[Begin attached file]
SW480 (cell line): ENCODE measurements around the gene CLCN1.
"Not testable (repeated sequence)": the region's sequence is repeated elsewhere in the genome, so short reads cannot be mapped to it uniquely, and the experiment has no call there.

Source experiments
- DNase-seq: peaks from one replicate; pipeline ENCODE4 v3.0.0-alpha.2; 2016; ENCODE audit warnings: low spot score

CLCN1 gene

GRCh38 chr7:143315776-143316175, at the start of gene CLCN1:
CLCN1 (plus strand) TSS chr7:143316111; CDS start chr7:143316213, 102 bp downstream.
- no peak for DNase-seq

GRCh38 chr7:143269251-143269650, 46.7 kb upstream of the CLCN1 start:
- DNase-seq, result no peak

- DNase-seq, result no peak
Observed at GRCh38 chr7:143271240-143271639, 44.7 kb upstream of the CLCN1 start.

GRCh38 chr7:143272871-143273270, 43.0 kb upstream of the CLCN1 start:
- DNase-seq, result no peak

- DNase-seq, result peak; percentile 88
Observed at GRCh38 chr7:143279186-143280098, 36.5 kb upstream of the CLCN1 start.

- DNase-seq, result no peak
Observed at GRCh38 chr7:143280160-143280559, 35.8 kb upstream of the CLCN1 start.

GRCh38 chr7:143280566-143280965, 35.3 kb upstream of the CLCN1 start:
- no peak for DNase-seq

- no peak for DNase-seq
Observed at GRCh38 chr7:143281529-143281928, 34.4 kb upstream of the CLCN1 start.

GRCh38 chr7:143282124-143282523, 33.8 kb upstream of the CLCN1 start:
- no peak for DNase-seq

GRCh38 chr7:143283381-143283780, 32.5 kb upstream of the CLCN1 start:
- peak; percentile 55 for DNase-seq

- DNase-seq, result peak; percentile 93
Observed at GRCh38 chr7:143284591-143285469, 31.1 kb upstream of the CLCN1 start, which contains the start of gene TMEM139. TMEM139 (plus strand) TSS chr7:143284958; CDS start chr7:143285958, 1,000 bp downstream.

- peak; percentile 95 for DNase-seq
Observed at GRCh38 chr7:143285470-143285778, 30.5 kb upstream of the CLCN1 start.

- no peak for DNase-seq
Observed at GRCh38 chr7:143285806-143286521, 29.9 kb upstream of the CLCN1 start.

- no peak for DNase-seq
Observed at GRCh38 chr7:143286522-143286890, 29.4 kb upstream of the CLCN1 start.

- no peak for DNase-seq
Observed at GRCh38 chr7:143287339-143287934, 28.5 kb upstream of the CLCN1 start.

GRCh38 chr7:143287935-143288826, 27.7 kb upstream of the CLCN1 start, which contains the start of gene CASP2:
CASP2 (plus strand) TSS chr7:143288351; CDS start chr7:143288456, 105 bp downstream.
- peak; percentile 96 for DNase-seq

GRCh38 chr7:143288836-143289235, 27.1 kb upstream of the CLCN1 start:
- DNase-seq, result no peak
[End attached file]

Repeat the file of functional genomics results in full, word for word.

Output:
SW480 (cell line): ENCODE measurements around the gene CLCN1.
"Not testable (repeated sequence)": the region's sequence is repeated elsewhere in the genome, so short reads cannot be mapped to it uniquely, and the experiment has no call there.

Source experiments
- DNase-seq: peaks from one replicate; pipeline ENCODE4 v3.0.0-alpha.2; 2016; ENCODE audit warnings: low spot score

CLCN1 gene

GRCh38 chr7:143315776-143316175, at the start of gene CLCN1:
CLCN1 (plus strand) TSS chr7:143316111; CDS start chr7:143316213, 102 bp downstream.
- no peak for DNase-seq

GRCh38 chr7:143269251-143269650, 46.7 kb upstream of the CLCN1 start:
- DNase-seq, result no peak

- DNase-seq, result no peak
Observed at GRCh38 chr7:143271240-143271639, 44.7 kb upstream of the CLCN1 start.

GRCh38 chr7:143272871-143273270, 43.0 kb upstream of the CLCN1 start:
- DNase-seq, result no peak

- DNase-seq, result peak; percentile 88
Observed at GRCh38 chr7:143279186-143280098, 36.5 kb upstream of the CLCN1 start.

- DNase-seq, result no peak
Observed at GRCh38 chr7:143280160-143280559, 35.8 kb upstream of the CLCN1 start.

GRCh38 chr7:143280566-143280965, 35.3 kb upstream of the CLCN1 start:
- no peak for DNase-seq

- no peak for DNase-seq
Observed at GRCh38 chr7:143281529-143281928, 34.4 kb upstream of the CLCN1 start.

GRCh38 chr7:143282124-143282523, 33.8 kb upstream of the CLCN1 start:
- no peak for DNase-seq

GRCh38 chr7:143283381-143283780, 32.5 kb upstream of the CLCN1 start:
- peak; percentile 55 for DNase-seq

- DNase-seq, result peak; percentile 93
Observed at GRCh38 chr7:143284591-143285469, 31.1 kb upstream of the CLCN1 start, which contains the start of gene TMEM139. TMEM139 (plus strand) TSS chr7:143284958; CDS start chr7:143285958, 1,000 bp downstream.

- peak; percentile 95 for DNase-seq
Observed at GRCh38 chr7:143285470-143285778, 30.5 kb upstream of the CLCN1 start.

- no peak for DNase-seq
Observed at GRCh38 chr7:143285806-143286521, 29.9 kb upstream of the CLCN1 start.

- no peak for DNase-seq
Observed at GRCh38 chr7:143286522-143286890, 29.4 kb upstream of the CLCN1 start.

- no peak for DNase-seq
Observed at GRCh38 chr7:143287339-143287934, 28.5 kb upstream of the CLCN1 start.

GRCh38 chr7:143287935-143288826, 27.7 kb upstream of the CLCN1 start, which contains the start of gene CASP2:
CASP2 (plus strand) TSS chr7:143288351; CDS start chr7:143288456, 105 bp downstream.
- peak; percentile 96 for DNase-seq

GRCh38 chr7:143288836-143289235, 27.1 kb upstream of the CLCN1 start:
- DNase-seq, result no peak